Terminology differs in the various jurisdictions. In Illinois, what Northern Piper calls “registry” is called “recording.” In Illinois, written instruments are recorded in the Recorder’s Office of the county. Defects, of course, such as forgery, fraud, dower, homestead, etc. could arise. Attorneys would examine the chain of title as shown in the land tracts and issue an opinion. The official chain of title is, however, the grantor-grantee index, but that is an unworkable option. In the Recorder’s Office, each parcel of land is kept in its own place, making it much easier to search. As parcels get subdivided, additional tracts are added.
In Illinois, the “registry” is the Torrens system, which was fairly new. The Act allowing for the Torrens system was repealed about a decade ago. Possible defects could appear in this sytem, as well. The funds accrued through the filing in the Torrens system is the insurance for that.
The problem with attorney’s opinions are the net worth of the attorney and the ability to recuperate any losses. Title companies came along. Chicago Title&Trust began in the 19th century. They would defend any claim against the title, so that it was not merely a matter of paying off a loss, but defending the title itself. CT&T Co would make, for internal use, a “tract opinion,” which would cover a lot of land that had the same chain of title. When a large tract was subdivided, and different chains of title arose, it was not necessary to go back to the original “patent” from the US government. CT&T could begin its search from the last tract opinion before it became subdivided. (Many parcels in Illinois began with the patent from the federal government to those who fought in the Revolution. Those lands which were not patented were ceded to the State of Illinois when it was incorporated as a state, and the state issued grants or deeds.) CT & T Co went one step further in its internal workings. A tract opinion ususally covered property described by metes and bounds. When part of that tract became subdivided into a subdivision, it would create an opinion as to the entire subdivision. There was no such thing as going back only a certain number of years, as far as CT&T was concerned. However, when Pioneer attempted to compete with CT&T, that was its only option, as going back to the orginal patent would be too cumbersome. CT&T Co also kept its own “tract books” so it did not have to use the county recorder’s books. As deeds are recorded, employees of CT&T would, make presses of the documents and bound them in a letter-press book, kept in its office (in the third sub-basement in Cook County). Later, “minutes” of the instruments, which was an abbreviated typed summary of the instruments were used, until in more recent times, more modern methods have been used to maintain the entire records.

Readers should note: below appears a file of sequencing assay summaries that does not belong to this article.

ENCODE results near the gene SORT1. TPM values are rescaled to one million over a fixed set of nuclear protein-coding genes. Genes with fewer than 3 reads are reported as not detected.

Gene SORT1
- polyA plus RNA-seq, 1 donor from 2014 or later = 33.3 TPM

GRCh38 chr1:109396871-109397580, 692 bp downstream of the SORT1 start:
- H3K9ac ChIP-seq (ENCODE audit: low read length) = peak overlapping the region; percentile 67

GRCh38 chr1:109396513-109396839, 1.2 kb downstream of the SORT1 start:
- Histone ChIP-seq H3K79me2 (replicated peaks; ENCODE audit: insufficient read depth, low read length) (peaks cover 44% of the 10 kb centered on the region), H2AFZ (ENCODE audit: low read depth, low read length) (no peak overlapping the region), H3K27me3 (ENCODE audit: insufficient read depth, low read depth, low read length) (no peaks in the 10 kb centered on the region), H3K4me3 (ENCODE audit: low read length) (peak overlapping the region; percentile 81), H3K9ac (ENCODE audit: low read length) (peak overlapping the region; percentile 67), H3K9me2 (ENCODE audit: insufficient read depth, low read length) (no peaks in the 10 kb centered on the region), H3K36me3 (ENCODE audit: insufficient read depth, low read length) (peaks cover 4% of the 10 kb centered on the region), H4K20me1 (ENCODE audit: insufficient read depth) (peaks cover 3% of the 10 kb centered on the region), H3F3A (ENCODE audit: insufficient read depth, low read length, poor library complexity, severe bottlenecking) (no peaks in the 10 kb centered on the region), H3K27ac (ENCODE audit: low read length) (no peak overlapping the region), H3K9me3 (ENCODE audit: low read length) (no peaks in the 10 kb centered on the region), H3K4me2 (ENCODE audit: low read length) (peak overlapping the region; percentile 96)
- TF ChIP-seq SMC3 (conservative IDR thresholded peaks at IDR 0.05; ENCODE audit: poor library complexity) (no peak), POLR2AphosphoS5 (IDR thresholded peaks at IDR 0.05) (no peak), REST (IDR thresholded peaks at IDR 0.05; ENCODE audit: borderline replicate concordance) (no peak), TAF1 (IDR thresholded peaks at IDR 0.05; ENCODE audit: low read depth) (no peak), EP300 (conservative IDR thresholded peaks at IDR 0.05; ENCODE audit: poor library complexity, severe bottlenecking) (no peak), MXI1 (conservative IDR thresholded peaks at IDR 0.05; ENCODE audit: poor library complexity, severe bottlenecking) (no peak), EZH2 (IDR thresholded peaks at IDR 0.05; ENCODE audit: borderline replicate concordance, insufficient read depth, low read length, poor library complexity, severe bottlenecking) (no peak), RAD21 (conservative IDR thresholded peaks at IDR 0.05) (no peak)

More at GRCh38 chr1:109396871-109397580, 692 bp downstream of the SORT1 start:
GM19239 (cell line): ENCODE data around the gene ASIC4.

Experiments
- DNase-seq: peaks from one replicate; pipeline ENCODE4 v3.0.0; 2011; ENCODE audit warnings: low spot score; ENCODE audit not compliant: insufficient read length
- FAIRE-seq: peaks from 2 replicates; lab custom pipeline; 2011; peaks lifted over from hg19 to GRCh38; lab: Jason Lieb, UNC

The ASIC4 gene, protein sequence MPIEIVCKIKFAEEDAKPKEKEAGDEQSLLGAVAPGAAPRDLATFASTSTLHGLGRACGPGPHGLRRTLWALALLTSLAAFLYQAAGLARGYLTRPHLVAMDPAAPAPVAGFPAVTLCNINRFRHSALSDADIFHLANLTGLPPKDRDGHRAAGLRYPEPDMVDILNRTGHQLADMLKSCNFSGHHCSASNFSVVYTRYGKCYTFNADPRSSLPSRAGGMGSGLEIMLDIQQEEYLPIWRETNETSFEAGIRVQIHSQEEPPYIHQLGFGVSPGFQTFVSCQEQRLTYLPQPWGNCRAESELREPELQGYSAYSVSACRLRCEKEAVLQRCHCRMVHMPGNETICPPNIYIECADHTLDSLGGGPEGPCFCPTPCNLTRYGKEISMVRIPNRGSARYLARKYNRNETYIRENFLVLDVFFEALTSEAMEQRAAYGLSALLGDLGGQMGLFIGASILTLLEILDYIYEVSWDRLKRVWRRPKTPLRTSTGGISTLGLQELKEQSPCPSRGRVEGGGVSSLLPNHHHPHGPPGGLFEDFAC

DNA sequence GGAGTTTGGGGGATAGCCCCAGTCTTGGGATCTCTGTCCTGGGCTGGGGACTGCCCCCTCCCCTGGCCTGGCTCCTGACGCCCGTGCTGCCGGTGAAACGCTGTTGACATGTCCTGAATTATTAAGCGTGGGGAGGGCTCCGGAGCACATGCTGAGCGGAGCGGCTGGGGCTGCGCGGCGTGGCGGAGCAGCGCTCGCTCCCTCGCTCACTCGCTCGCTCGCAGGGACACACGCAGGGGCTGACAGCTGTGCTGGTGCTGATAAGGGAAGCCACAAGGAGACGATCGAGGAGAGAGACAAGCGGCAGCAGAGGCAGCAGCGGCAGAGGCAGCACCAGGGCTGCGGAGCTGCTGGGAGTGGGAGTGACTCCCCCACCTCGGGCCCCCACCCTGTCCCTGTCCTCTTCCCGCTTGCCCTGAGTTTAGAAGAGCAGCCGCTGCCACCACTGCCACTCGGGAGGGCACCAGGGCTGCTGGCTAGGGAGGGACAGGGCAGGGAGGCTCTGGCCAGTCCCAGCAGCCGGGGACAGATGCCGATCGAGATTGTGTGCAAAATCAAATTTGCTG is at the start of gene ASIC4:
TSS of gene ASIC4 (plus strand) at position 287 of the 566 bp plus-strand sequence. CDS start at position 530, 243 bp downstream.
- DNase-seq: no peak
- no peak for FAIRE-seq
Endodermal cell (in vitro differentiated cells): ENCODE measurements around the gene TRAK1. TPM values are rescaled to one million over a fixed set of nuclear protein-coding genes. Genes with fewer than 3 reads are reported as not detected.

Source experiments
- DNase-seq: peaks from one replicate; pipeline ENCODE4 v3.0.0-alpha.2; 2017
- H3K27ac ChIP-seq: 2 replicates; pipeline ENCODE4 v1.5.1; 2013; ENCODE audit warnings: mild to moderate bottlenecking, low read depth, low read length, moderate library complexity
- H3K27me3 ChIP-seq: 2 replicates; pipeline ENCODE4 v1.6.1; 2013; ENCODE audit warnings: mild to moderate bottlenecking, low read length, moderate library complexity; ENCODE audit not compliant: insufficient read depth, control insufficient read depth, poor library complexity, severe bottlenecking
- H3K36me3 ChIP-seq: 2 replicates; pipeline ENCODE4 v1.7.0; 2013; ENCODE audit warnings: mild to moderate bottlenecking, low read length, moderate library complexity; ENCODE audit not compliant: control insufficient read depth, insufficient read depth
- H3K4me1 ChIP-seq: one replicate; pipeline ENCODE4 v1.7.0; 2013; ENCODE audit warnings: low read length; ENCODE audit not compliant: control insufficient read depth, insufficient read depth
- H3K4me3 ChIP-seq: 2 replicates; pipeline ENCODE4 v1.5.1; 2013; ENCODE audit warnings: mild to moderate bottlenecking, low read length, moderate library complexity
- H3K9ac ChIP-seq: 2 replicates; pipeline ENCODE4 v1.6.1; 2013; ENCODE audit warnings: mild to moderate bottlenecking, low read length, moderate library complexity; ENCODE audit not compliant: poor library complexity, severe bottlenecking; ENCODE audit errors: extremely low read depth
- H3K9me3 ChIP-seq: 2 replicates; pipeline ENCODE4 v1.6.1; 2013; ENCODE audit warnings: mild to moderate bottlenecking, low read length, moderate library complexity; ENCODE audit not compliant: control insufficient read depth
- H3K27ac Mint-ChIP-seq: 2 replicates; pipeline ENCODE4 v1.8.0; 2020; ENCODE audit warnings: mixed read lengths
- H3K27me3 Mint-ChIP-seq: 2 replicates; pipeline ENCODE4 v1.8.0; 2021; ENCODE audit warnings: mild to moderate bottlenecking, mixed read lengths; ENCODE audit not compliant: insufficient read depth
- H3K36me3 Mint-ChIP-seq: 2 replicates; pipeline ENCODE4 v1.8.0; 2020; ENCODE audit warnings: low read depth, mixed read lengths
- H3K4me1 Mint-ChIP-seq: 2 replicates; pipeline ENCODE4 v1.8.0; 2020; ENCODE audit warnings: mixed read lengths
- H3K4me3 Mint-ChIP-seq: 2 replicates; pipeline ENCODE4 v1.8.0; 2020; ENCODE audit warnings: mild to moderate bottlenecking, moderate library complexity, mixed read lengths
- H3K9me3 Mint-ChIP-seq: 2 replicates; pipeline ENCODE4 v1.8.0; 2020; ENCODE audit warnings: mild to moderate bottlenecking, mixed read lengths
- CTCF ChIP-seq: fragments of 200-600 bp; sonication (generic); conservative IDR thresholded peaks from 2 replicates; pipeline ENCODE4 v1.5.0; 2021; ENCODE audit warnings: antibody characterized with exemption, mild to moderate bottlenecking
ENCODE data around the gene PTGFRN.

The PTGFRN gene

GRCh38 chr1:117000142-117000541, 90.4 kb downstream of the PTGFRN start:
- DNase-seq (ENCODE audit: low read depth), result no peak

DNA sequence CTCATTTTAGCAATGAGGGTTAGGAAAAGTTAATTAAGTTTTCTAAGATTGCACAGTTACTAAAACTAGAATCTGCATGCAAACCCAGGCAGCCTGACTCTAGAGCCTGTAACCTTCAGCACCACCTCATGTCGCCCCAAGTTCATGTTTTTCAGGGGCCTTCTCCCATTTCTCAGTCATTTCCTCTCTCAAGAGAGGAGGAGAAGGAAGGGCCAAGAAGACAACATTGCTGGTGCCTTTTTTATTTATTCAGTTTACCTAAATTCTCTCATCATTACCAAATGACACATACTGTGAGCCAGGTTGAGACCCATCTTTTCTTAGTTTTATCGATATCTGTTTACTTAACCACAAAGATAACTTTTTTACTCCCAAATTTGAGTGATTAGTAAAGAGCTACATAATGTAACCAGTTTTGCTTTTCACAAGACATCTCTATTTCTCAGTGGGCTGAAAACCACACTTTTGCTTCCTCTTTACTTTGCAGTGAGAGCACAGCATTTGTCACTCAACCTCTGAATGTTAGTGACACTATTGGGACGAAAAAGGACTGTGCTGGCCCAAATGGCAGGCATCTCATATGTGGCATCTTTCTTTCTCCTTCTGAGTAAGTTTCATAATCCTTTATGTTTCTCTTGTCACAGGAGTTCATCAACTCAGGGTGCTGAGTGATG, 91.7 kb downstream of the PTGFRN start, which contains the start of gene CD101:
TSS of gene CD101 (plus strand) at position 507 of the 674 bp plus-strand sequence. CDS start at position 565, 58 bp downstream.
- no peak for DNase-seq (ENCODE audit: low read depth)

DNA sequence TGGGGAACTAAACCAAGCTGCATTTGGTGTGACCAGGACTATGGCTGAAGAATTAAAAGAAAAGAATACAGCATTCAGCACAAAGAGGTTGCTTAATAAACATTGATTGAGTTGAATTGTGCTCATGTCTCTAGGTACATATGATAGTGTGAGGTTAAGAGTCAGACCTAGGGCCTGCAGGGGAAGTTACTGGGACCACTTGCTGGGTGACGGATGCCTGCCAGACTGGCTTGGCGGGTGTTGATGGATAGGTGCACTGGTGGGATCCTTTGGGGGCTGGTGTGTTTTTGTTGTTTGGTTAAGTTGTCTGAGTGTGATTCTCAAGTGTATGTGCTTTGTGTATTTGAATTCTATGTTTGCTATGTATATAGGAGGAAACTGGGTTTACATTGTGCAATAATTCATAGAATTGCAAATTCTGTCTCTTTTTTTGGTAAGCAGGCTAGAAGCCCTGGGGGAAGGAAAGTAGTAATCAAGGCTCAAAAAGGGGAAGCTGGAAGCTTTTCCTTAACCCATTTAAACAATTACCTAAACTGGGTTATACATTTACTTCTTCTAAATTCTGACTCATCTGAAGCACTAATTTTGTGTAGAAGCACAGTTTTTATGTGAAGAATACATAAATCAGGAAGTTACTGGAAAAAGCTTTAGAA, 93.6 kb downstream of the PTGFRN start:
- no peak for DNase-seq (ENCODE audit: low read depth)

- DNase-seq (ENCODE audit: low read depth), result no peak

Counties outside of Cook would have abstract companies (as did Cook County initially), which would make their own letter press books, from which they would make abstracts available to the customer (one wishing to purchase the land). The buyer would then get an attorney to examine the abstract and issue an attorney’s opinion. Or the attorney would order the abstract himself.
But that did not completely cover problems in the land. There’s a certain matter of taxes. Taxes are not only a lien, but a first lien. Hence, the records in the county assessor’s office must be examined. CT&T made its own tax searches by its employees in the assessor’s office. I’ve heard that one fledging title company overlooked that small detail.
Then there’s the matter of liens affecting the land that do not have to be recorded. Federal liens and mechanics’ liens, primarily. Recording is constructive notice. Construction on any property also is notice that possible mechanics’, sub-contractors’, etc. liens may exist. Those do not have to be recorded. Title policies specifically exclude those matters, unless the customer wants them covered. Mortgagees usually require coverage of those in construction loans. So the title company has to examine all the waivers required by the contractors and sub-contractors on a regular basis as the work progresses.
Much of the land in central Illinois was deeded from the French government initially. Hence, there arose a dispute between those who claimed under the French government and those who claimed through the US government. The French claims were not ignored, and those claims had to be settled.
In some states, the Recorder’s Office is called the Registrar’s Office, but the instruments are not registered. They are recorded. When an instrument is recorded, the instrument is returned to the customer. The Recorder’s Office would make a letter press of the instrument first(photos were a later method). When an instrument is registered, such as in the Torrens system, the instrument is kept by the county. After the great Chicago fire, many of the records in the Cook County Recorder’s Office were burned, but CT&T Co had its own letter presses of the instruments and was able to restore the county’s records.